I’VE been flagging this week. I’ve been out running a couple of times but I’ve really not wanted to go, at all.
And this has been coupled with the realisation that sponsorship really is just a different form of begging. And while I have been tweeting, facebooking and emailing friends and family about my running, I feel guilty asking for it.
But I’m not asking for me. I am asking for Wessex Cancer Trust and for Piam Brown ward and after all they did for me, what is a few awkward emails here and there? It’s the least I can do.
Also I’ve sponsored plenty of people in the past and it always made me feel warm and fuzzy. I got to encourage a friend, give to charity and I didn’t have to ‘do’ anything.
You see the problem with going out at the weekend and running 17 miles, is that rather than being left feeling smug at the distance, or warm and fuzzy about the cash raised, instead I feel exhausted and like I am losing my marbles.
I’m trying to adopt a more positive approach to this. Obviously I am NOT going to give up. But the thought of two more months of it does fill me with panic. I’ve got a blessed week off work in April. I am actually feeling like moving it to June because at the moment the marathon is hanging round my neck like a lead weight that I am dragging about with me on every run.
Added to that I seem to have gained weight not lost it, and it’s costing me £50 a week more on the weekly big shop simply because my husband’s buying the food while I am out running. In fact I think I’d have been better off, and so would Piam Brown Ward, if for the past six months I got a weekend job at Asda to raise the money.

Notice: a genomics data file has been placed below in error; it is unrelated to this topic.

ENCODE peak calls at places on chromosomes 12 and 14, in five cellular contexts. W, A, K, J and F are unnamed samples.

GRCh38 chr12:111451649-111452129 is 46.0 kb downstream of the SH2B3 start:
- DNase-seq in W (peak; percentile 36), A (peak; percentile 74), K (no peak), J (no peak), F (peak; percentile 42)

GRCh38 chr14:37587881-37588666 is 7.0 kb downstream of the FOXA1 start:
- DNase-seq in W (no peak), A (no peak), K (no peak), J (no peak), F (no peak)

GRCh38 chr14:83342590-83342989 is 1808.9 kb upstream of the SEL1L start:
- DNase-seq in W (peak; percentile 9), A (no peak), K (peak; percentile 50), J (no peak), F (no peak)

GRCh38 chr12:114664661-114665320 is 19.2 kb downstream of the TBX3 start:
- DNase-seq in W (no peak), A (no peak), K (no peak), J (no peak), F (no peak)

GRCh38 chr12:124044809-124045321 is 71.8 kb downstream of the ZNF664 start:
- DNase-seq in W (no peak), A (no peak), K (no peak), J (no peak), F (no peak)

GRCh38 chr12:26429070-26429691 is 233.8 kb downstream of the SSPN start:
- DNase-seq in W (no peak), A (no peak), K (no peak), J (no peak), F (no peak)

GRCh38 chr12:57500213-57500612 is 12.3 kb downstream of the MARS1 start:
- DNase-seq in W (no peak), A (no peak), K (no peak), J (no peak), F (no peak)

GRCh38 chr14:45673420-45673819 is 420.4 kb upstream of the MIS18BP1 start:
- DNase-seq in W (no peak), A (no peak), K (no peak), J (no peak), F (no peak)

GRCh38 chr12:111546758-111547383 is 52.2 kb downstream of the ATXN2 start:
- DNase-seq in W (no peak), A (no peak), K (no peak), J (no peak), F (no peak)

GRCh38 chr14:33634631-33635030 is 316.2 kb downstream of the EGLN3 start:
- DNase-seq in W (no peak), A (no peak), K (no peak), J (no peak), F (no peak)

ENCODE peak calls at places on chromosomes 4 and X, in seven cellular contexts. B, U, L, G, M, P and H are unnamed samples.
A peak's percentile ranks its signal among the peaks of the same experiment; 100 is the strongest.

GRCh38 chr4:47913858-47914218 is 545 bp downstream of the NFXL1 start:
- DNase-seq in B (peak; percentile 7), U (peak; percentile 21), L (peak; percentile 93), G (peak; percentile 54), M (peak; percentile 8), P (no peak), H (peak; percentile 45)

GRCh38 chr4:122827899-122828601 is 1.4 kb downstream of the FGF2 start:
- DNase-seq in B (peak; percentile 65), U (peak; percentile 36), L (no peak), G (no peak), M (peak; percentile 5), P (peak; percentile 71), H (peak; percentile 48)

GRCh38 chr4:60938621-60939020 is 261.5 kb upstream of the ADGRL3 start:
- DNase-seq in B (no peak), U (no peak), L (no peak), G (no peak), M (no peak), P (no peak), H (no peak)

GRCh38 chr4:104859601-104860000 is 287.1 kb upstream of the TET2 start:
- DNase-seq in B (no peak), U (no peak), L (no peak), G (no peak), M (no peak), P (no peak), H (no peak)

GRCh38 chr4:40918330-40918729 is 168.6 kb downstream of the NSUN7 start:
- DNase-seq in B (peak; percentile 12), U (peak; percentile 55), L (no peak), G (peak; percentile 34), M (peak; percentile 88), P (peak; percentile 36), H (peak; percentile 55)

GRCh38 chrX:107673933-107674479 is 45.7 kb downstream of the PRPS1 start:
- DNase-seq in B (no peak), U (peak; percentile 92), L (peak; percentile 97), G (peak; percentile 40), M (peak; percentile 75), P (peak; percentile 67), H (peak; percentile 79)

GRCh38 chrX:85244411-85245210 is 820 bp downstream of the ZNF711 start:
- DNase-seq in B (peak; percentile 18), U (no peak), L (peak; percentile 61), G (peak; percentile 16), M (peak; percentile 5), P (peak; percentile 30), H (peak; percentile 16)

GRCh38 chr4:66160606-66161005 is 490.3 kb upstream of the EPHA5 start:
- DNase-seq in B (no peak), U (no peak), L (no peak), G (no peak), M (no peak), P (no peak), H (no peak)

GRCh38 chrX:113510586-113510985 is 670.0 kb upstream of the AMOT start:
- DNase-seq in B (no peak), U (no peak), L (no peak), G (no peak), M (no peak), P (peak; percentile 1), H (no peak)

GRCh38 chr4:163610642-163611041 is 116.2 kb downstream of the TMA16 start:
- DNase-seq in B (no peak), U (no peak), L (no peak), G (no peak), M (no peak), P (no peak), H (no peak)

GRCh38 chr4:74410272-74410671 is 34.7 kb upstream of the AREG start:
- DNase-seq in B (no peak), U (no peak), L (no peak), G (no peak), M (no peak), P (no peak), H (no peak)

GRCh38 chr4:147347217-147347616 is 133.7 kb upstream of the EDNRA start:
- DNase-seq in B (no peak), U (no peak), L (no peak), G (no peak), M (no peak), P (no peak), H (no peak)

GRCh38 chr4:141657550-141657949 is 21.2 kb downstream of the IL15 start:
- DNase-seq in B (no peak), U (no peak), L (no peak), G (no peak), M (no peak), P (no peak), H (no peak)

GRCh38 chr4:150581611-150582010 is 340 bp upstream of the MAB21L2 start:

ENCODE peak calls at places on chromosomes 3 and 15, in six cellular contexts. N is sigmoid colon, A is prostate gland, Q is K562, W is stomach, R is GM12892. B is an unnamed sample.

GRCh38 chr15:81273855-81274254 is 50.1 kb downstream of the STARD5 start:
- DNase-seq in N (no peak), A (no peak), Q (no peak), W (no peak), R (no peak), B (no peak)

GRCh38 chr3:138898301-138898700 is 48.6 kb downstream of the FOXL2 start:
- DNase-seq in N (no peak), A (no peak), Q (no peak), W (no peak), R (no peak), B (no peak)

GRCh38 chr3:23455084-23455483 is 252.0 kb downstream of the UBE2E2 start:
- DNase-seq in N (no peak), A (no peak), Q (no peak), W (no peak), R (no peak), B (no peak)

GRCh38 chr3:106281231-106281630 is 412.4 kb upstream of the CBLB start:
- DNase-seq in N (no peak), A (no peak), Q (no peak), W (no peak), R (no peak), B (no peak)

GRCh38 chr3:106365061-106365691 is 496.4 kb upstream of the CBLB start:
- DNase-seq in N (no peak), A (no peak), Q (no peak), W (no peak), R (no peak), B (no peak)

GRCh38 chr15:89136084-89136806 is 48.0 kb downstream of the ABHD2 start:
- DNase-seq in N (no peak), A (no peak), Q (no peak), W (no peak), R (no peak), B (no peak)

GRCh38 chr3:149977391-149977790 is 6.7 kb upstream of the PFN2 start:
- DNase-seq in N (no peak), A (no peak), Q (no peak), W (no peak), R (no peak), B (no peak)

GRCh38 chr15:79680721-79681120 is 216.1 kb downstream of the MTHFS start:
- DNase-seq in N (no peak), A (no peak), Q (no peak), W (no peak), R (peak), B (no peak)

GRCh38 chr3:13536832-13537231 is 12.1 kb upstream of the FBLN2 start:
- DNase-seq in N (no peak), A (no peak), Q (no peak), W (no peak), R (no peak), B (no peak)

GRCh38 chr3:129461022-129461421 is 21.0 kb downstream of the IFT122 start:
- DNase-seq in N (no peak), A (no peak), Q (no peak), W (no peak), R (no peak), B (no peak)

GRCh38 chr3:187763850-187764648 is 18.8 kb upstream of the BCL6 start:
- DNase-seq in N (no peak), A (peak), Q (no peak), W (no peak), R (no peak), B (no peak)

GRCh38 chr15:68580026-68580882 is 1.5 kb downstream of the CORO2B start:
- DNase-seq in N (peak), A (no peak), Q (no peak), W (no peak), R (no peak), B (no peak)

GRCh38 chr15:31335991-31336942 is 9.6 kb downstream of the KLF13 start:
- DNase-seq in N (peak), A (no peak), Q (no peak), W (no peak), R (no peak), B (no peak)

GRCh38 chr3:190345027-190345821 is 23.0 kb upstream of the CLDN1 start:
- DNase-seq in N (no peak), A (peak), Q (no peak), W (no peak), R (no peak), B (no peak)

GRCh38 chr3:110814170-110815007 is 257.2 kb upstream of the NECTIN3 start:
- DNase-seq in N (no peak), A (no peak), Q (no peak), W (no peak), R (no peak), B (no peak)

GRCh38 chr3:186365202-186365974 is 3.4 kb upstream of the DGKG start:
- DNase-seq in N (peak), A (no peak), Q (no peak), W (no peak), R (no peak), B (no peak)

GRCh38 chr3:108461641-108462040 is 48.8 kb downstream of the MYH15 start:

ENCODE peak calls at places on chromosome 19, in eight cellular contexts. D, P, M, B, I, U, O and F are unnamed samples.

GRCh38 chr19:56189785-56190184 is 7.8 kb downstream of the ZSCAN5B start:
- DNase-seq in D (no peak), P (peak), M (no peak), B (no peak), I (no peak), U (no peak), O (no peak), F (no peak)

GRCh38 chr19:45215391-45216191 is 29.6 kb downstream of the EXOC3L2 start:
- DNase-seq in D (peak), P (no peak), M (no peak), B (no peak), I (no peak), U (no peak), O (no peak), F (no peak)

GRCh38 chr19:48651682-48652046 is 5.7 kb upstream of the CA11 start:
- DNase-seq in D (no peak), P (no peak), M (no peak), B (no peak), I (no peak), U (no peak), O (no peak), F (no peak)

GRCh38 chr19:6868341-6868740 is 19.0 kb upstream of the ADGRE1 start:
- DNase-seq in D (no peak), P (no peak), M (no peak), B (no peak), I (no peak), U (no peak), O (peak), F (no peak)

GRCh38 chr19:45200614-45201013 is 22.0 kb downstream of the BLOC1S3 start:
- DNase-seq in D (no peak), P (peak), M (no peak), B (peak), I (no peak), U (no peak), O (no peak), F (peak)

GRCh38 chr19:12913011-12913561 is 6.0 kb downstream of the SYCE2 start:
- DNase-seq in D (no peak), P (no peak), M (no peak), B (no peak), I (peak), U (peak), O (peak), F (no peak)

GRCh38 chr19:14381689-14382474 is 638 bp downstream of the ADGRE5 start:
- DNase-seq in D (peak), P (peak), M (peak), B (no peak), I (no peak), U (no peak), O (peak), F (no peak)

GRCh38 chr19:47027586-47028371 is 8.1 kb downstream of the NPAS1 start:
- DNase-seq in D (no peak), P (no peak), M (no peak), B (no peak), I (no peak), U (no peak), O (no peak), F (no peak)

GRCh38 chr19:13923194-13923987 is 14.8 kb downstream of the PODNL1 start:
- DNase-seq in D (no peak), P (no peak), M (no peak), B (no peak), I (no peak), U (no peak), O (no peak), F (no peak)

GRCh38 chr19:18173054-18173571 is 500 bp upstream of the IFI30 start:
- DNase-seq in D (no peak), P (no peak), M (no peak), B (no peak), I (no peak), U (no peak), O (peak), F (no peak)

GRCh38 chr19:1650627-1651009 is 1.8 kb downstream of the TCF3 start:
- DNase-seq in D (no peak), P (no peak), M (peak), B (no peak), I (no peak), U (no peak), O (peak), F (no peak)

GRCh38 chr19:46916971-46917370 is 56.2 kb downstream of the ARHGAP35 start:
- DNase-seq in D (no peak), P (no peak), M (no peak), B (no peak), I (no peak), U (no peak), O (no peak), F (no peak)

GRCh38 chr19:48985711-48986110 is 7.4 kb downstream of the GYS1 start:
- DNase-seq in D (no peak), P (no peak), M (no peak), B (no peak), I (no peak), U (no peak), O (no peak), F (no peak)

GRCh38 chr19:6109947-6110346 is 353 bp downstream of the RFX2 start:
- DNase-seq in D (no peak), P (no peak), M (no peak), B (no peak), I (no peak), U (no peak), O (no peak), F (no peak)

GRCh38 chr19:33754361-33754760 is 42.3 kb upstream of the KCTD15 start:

But my husband Dave gave me a good talking to this weekend to lift me out of my marathon slump. He came for the last six miles of my 17 mile run and as I was flagging told me I need to be more positive about the whole thing and start to believe I can do this.
In 2007 I ran a Race for Life. I’d never run before and I really had to train, just running to the end of our road was hard and I did a lot of run-walking. I made about 500 quid for Cancer Research, the run took me 35 minutes and I felt brilliant afterwards and so proud of myself. Then after taking up a bit of jogging for a few years in 2010 I signed up for the Great South Run, which is 10 miles. The training nearly killed me. I distinctly remember getting lost in Sherwood Pines, in the rain, and running 11 miles by mistake, the last of which I spent crying.
So I can see how far I have come. Now I only feel like crying a good four miles after that.
Added to that I have had a major boost from generous friends and family in the last three days. All sorts of people have spotted my online page and started stumping up cash. I think I will take a print out of the page, with everyone’s messages on, to read when I am on the way to the start line.
So to conclude... London Marathon 2012 Bring it ON!
To donate www.justgiving.com/Debbie-Sansom